Look at any of Tahoe photographer Jon Paul’s work, and you definitely get a sense of the scope of the area’s beauty. It’s an impression that’s hard to miss, as Paul mostly shoots large-format film for panoramic views.
“I make small prints available, but I’m known for really producing prints that measure in feet as opposed to inches,” Paul said. “Six-or-seven-or-eight-foot images are not pushing the limits for me.”
Plus, this capturing of Tahoe’s landscapes is done with an analog camera. Paul said only about two percent of the shots he takes are with a digital camera.
“I think that’s the unique thing about my work that people react to,” he said. “I think it changes the way I shoot. We might set up for a sunset shot, and one of my friends is shooting digital and might take 500 to 1,000 frames. But, it’s likely that I’m only going to take one exposure. I’m trying to really master the craft and really [trying] to capture that sort of decisive moment.”
Paul is also a stickler for print quality and said the large-format film is what can truly capture the XXL-sized prints he does.
“I do have a professional digital camera, and I use it to photographs things I can’t capture with film, like images of the Milky Way at night, or wildlife pictures,” he said.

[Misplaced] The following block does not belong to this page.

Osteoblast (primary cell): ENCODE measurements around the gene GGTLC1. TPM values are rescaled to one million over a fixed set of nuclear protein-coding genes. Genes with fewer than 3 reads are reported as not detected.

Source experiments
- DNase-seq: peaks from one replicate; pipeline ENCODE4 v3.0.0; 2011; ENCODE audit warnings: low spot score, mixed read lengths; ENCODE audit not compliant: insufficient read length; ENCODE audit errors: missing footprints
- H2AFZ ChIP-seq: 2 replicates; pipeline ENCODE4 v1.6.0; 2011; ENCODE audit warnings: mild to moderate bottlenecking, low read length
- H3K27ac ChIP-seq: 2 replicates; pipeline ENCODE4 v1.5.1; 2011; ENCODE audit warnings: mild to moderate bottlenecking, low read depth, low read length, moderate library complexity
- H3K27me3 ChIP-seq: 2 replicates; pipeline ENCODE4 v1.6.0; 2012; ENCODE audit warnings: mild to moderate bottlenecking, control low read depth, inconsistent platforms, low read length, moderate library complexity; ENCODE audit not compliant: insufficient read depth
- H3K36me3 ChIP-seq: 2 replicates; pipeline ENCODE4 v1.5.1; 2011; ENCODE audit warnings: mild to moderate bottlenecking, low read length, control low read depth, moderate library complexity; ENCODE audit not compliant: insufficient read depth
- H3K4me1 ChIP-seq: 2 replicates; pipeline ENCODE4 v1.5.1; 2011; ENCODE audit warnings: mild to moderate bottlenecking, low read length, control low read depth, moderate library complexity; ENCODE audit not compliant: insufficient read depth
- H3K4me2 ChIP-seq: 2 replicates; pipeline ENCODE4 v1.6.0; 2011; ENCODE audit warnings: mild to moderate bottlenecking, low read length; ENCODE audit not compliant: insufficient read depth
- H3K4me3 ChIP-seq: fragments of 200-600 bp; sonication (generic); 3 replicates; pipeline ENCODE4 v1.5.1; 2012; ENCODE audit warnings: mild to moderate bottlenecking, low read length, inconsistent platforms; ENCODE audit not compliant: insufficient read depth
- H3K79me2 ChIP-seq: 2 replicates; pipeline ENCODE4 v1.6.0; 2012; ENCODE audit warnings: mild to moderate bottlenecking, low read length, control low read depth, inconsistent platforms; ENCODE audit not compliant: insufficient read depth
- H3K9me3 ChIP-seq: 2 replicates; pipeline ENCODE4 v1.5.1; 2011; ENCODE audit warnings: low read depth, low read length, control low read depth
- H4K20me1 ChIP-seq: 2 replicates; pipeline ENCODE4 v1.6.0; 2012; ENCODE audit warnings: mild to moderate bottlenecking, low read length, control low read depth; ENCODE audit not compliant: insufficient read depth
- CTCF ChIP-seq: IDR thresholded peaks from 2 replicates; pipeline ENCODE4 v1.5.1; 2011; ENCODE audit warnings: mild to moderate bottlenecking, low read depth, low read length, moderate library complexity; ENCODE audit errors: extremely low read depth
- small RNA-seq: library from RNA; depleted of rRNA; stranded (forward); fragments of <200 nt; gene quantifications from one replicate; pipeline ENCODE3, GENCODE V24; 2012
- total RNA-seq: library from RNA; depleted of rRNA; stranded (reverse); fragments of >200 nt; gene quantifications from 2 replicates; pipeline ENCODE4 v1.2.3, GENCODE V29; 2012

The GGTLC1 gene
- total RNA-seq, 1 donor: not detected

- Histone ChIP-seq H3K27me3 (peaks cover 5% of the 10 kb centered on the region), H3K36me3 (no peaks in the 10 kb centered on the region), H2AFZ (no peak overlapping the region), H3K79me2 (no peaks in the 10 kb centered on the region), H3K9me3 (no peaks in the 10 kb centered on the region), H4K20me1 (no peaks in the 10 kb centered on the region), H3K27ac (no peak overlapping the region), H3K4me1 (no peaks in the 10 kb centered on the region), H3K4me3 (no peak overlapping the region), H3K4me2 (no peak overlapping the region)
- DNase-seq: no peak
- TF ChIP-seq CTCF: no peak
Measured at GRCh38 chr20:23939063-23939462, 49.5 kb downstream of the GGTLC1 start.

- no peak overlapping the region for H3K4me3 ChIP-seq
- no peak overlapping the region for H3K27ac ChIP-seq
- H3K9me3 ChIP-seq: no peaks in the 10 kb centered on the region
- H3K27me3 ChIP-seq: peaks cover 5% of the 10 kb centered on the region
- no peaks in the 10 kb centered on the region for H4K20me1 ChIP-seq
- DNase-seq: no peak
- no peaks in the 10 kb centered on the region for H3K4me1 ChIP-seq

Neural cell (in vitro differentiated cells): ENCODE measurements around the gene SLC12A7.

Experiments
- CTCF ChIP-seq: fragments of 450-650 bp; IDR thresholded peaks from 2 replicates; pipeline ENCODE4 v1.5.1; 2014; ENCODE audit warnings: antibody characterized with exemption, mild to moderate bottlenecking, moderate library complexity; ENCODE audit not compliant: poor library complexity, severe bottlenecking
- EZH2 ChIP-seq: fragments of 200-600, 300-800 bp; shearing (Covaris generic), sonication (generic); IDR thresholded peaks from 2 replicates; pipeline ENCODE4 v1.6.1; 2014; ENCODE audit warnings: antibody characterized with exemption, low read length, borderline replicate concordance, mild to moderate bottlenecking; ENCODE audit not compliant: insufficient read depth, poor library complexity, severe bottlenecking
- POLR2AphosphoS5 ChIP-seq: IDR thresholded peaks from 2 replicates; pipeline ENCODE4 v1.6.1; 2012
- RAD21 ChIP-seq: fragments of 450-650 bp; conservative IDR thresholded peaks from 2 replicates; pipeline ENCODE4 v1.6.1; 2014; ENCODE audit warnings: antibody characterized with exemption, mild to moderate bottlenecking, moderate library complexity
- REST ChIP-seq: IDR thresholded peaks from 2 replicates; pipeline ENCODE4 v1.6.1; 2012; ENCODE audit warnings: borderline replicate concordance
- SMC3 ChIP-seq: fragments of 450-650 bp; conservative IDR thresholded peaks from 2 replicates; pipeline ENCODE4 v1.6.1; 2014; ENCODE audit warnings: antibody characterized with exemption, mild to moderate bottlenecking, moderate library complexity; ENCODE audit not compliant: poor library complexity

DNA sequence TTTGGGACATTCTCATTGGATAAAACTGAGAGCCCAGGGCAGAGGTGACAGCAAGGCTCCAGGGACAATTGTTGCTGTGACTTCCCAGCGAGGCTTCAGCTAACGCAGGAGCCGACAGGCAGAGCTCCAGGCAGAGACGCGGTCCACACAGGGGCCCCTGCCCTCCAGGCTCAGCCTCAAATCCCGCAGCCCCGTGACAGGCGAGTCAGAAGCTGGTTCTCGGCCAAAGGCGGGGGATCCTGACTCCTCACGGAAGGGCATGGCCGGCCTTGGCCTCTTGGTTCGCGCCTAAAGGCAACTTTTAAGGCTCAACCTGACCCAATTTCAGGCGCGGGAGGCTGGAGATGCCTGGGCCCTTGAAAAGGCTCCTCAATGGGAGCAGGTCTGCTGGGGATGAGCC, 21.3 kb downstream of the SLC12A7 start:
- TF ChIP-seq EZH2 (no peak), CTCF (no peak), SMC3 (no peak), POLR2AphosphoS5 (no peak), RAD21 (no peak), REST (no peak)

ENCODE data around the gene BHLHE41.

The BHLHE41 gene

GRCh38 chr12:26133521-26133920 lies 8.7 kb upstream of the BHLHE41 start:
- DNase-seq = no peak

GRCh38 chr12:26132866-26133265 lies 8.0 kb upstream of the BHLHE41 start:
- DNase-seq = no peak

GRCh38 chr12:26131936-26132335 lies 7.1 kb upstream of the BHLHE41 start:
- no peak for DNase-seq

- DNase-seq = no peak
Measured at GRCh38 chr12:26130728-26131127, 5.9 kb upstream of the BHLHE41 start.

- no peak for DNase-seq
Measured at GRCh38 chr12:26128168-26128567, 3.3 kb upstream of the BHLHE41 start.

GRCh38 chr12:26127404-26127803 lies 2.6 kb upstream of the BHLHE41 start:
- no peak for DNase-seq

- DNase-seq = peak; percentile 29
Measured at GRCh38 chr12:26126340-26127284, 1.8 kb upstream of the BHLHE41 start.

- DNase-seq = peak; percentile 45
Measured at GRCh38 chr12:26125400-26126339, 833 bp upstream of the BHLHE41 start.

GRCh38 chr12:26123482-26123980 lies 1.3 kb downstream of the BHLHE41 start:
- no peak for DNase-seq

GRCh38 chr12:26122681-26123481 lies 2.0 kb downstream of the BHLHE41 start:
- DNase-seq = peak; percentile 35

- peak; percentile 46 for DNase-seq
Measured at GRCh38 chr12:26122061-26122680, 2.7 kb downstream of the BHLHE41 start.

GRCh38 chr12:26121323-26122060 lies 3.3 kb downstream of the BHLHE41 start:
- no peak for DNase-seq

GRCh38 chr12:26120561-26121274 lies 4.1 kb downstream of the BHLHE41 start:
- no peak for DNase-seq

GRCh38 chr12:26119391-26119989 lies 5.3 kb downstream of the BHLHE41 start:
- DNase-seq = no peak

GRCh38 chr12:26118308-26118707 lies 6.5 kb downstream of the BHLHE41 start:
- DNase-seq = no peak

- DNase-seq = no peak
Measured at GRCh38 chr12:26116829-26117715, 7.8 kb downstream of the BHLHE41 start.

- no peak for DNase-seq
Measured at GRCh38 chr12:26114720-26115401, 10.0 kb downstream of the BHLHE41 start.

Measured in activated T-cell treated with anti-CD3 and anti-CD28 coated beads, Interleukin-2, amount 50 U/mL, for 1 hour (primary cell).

Paul has been a full-time photographer for 20 years. He chose scenic photos as his primary work for good reason.
“For quite a while, I was an outdoors person: a triathlete and rock climber and fly fisherman and all of that,” Paul said. “So, I was just seeing lots of beautiful, amazing things all the time.”
Paul started out on the lowest budget possible, buying a $100 camera at a local pawn shop. He said when he changed the aperture on his first camera’s lens, it was like grinding pepper in a mill.
By the time the turn of the century happened, Paul had purchased better equipment and then decided that large prints were the way to go. For 14 years, he had his own gallery in South Lake Tahoe. When he closed it in 2015, he started displaying his work at Marcus Ashley Gallery, which is hosting his summer show on Sept. 27 and 28.
The Sept. 27 reception day is set to go until 5 p.m., but there’s a twist afterward. Paul said he and those in attendance will go on a shuttle and scout out a location for a photo shoot together.
“We’ll probably only have time for one location, so I’m going to pick that relative to where the fall colors have started,” Paul said. “So, we’ll try to be somewhere that has easy access. I don’t want to make anyone hike. The idea is just to go out and look at a beautiful location and hopefully take a picture while we’re out there, and share how I see things.”
Paul’s work does a great job of invoking a “you are there” feeling about Tahoe, but he said the reasons he shoots outdoors go beyond just capturing a pretty scene.
“When I’m there, there’s a range of emotions that I have,” Paul said. “Whether I’m feeling relaxed or peaceful or excited, natural beauty and natural places seem to bring that out in me. So my photography is sort of a way to focus in on that beauty that makes me feel that way, those magic moments where the light is just right, and you sort of forget about everything else. This is my way of sharing that with other people.”